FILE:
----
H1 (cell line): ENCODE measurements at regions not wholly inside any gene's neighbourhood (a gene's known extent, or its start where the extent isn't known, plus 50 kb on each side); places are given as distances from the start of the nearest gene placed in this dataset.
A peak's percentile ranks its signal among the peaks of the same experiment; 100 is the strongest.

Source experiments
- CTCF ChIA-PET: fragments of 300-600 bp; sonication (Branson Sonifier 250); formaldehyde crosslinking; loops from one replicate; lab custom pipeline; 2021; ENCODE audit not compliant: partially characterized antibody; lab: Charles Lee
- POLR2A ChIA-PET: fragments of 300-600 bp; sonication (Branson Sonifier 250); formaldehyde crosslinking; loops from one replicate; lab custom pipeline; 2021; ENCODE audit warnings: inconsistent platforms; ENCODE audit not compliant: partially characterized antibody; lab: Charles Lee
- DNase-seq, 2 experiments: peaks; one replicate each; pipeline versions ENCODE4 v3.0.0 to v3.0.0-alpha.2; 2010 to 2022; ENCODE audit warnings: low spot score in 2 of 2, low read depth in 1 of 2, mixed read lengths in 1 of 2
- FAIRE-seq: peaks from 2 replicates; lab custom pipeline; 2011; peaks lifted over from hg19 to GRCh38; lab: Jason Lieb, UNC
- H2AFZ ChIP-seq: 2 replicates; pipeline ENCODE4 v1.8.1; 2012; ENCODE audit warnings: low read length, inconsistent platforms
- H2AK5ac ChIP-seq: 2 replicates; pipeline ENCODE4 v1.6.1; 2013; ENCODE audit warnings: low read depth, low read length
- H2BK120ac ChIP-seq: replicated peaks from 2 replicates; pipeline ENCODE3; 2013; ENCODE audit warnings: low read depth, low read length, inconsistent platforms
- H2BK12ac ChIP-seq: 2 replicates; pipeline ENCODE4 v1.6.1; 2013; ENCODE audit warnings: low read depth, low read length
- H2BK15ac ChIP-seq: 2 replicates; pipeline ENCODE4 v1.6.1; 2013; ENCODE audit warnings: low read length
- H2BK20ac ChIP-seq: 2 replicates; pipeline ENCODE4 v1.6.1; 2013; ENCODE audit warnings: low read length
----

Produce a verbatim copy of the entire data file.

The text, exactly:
H1 (cell line): ENCODE measurements at regions not wholly inside any gene's neighbourhood (a gene's known extent, or its start where the extent isn't known, plus 50 kb on each side); places are given as distances from the start of the nearest gene placed in this dataset.
A peak's percentile ranks its signal among the peaks of the same experiment; 100 is the strongest.

Source experiments
- CTCF ChIA-PET: fragments of 300-600 bp; sonication (Branson Sonifier 250); formaldehyde crosslinking; loops from one replicate; lab custom pipeline; 2021; ENCODE audit not compliant: partially characterized antibody; lab: Charles Lee
- POLR2A ChIA-PET: fragments of 300-600 bp; sonication (Branson Sonifier 250); formaldehyde crosslinking; loops from one replicate; lab custom pipeline; 2021; ENCODE audit warnings: inconsistent platforms; ENCODE audit not compliant: partially characterized antibody; lab: Charles Lee
- DNase-seq, 2 experiments: peaks; one replicate each; pipeline versions ENCODE4 v3.0.0 to v3.0.0-alpha.2; 2010 to 2022; ENCODE audit warnings: low spot score in 2 of 2, low read depth in 1 of 2, mixed read lengths in 1 of 2
- FAIRE-seq: peaks from 2 replicates; lab custom pipeline; 2011; peaks lifted over from hg19 to GRCh38; lab: Jason Lieb, UNC
- H2AFZ ChIP-seq: 2 replicates; pipeline ENCODE4 v1.8.1; 2012; ENCODE audit warnings: low read length, inconsistent platforms
- H2AK5ac ChIP-seq: 2 replicates; pipeline ENCODE4 v1.6.1; 2013; ENCODE audit warnings: low read depth, low read length
- H2BK120ac ChIP-seq: replicated peaks from 2 replicates; pipeline ENCODE3; 2013; ENCODE audit warnings: low read depth, low read length, inconsistent platforms
- H2BK12ac ChIP-seq: 2 replicates; pipeline ENCODE4 v1.6.1; 2013; ENCODE audit warnings: low read depth, low read length
- H2BK15ac ChIP-seq: 2 replicates; pipeline ENCODE4 v1.6.1; 2013; ENCODE audit warnings: low read length
- H2BK20ac ChIP-seq: 2 replicates; pipeline ENCODE4 v1.6.1; 2013; ENCODE audit warnings: low read length